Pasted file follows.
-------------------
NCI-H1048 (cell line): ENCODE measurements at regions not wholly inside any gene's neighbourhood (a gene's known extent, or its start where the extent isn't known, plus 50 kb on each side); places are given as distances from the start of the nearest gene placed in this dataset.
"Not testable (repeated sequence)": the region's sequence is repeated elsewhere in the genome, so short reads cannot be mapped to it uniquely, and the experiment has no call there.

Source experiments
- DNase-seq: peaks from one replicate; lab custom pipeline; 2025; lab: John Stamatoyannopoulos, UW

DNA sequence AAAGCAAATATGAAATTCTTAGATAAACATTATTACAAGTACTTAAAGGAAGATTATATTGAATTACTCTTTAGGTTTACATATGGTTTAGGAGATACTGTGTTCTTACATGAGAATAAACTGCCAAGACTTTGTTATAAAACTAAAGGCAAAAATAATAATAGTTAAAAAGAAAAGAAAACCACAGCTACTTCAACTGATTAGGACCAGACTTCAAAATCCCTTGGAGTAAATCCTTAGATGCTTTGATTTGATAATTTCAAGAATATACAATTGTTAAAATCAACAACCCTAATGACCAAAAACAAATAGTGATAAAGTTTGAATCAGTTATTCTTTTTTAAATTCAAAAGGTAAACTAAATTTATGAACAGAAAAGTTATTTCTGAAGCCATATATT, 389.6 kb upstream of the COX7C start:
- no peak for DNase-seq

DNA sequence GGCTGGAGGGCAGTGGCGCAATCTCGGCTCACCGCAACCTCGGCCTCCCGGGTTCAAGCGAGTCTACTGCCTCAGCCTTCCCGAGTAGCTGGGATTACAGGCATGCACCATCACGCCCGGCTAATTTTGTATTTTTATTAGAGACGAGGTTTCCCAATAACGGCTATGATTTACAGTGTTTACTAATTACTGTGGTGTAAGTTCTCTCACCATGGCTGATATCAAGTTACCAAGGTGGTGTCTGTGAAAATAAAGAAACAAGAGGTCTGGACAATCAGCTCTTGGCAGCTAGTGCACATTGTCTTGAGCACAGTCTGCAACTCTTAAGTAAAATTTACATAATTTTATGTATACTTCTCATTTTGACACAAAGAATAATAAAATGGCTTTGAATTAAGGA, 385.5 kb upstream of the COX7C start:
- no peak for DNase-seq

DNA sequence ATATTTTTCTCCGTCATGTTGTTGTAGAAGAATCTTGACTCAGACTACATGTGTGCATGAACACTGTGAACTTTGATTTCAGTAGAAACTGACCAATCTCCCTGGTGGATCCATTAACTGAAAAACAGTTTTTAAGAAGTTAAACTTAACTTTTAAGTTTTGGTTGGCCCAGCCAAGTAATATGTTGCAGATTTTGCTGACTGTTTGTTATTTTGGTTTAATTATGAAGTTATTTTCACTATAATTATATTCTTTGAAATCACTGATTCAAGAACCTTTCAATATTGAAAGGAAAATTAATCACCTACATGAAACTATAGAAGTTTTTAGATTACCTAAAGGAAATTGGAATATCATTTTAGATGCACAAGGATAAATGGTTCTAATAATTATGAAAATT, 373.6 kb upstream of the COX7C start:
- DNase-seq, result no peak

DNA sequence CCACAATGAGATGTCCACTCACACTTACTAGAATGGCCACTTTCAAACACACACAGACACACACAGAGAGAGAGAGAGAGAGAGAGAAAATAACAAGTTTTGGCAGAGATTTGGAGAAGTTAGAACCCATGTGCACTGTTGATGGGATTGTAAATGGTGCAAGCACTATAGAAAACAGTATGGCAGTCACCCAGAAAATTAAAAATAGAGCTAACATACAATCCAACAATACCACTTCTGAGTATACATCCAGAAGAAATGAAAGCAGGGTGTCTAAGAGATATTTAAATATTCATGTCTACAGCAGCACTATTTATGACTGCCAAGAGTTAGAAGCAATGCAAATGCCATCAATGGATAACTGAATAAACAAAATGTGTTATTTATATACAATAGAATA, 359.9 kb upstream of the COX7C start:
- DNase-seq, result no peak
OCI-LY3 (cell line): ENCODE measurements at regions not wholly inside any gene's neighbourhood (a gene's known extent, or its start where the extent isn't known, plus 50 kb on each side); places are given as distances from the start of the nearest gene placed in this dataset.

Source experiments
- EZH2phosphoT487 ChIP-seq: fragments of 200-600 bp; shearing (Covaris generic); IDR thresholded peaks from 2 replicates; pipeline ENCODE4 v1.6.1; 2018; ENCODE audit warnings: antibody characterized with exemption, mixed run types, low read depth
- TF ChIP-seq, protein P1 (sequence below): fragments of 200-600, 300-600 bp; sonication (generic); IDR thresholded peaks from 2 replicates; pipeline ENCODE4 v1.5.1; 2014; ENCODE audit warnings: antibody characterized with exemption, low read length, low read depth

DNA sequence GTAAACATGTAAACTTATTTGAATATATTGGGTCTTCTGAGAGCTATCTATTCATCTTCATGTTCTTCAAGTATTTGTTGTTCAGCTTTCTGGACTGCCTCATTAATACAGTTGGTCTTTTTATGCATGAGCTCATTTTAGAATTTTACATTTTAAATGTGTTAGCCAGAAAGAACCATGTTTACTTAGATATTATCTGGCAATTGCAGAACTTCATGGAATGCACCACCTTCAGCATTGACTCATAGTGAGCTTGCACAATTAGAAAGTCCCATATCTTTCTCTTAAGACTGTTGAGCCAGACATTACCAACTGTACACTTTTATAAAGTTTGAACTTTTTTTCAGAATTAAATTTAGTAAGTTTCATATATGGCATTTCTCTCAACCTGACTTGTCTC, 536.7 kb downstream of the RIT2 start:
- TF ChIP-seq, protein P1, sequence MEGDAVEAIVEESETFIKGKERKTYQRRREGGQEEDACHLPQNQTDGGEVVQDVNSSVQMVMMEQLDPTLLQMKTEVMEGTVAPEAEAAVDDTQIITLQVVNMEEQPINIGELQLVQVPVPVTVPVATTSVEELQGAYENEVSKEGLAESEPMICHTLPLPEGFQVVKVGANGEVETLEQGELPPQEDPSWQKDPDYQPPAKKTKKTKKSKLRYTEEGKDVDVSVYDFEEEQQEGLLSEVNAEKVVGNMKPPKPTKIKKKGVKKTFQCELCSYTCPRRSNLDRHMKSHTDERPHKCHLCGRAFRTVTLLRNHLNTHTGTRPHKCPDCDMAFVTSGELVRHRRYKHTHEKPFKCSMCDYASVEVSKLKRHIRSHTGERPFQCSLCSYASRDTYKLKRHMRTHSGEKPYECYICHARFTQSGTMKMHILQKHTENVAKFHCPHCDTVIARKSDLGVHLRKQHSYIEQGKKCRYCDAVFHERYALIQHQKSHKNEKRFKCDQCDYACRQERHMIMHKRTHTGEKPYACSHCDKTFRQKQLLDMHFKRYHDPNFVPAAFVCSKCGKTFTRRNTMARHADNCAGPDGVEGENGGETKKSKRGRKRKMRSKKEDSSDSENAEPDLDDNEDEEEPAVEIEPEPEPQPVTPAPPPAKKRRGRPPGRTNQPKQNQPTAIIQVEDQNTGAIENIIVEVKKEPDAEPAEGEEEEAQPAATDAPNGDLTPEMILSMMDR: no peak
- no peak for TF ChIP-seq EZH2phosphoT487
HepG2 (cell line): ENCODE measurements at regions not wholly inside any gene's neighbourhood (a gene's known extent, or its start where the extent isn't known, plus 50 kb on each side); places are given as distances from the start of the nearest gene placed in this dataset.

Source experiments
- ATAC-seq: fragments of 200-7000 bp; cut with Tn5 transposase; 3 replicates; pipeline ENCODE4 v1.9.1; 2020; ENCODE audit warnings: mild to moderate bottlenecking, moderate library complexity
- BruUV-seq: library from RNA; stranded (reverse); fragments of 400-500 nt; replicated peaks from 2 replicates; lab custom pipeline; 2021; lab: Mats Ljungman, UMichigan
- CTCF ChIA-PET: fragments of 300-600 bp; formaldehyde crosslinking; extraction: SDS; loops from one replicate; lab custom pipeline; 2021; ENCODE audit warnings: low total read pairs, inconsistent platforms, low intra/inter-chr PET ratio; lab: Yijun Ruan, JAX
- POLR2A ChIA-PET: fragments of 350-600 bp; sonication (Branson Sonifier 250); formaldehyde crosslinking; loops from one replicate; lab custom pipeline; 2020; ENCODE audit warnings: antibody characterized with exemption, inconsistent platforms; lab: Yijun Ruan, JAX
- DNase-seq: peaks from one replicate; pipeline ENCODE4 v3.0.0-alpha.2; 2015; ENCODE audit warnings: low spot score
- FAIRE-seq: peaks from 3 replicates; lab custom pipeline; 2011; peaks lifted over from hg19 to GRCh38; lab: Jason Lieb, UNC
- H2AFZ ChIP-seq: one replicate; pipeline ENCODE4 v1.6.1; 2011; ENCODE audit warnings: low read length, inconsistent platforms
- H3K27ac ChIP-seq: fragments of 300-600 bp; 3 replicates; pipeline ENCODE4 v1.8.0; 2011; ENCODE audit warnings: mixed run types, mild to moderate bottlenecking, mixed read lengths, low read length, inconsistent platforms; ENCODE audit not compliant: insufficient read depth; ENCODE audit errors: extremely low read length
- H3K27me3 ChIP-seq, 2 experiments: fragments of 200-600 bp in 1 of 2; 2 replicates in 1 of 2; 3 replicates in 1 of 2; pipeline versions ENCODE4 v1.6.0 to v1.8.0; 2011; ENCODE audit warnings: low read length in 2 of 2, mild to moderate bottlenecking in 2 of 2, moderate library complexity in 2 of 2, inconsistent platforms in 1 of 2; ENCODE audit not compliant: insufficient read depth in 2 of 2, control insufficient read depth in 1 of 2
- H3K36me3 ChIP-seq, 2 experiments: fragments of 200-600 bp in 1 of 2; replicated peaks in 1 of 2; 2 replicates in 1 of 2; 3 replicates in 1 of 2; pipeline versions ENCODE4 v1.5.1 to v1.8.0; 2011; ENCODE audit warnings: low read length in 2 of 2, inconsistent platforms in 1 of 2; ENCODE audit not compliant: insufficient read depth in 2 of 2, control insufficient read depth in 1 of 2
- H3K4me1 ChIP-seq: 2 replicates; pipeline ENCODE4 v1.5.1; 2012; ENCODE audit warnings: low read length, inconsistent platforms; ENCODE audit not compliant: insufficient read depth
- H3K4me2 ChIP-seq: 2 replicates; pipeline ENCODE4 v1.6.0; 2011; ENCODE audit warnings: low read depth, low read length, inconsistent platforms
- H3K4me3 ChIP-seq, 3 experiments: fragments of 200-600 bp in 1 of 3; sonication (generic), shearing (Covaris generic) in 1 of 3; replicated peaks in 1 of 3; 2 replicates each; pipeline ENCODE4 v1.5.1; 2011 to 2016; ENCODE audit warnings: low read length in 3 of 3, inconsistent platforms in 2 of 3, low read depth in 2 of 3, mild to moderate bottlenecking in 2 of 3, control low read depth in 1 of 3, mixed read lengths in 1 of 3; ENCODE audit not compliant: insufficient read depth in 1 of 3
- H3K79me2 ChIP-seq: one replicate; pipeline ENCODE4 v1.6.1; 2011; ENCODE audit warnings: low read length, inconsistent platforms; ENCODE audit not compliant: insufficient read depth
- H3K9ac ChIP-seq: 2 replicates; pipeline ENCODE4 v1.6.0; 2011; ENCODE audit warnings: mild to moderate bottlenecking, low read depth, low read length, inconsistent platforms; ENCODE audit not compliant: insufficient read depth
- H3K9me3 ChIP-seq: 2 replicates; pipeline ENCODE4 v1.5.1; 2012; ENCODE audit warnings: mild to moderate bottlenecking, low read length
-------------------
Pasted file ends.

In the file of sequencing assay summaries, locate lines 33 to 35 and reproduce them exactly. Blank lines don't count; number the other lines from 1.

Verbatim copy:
- H3K4me2 ChIP-seq: 2 replicates; pipeline ENCODE4 v1.6.0; 2011; ENCODE audit warnings: low read depth, low read length, inconsistent platforms
- H3K4me3 ChIP-seq, 3 experiments: fragments of 200-600 bp in 1 of 3; sonication (generic), shearing (Covaris generic) in 1 of 3; replicated peaks in 1 of 3; 2 replicates each; pipeline ENCODE4 v1.5.1; 2011 to 2016; ENCODE audit warnings: low read length in 3 of 3, inconsistent platforms in 2 of 3, low read depth in 2 of 3, mild to moderate bottlenecking in 2 of 3, control low read depth in 1 of 3, mixed read lengths in 1 of 3; ENCODE audit not compliant: insufficient read depth in 1 of 3
- H3K79me2 ChIP-seq: one replicate; pipeline ENCODE4 v1.6.1; 2011; ENCODE audit warnings: low read length, inconsistent platforms; ENCODE audit not compliant: insufficient read depth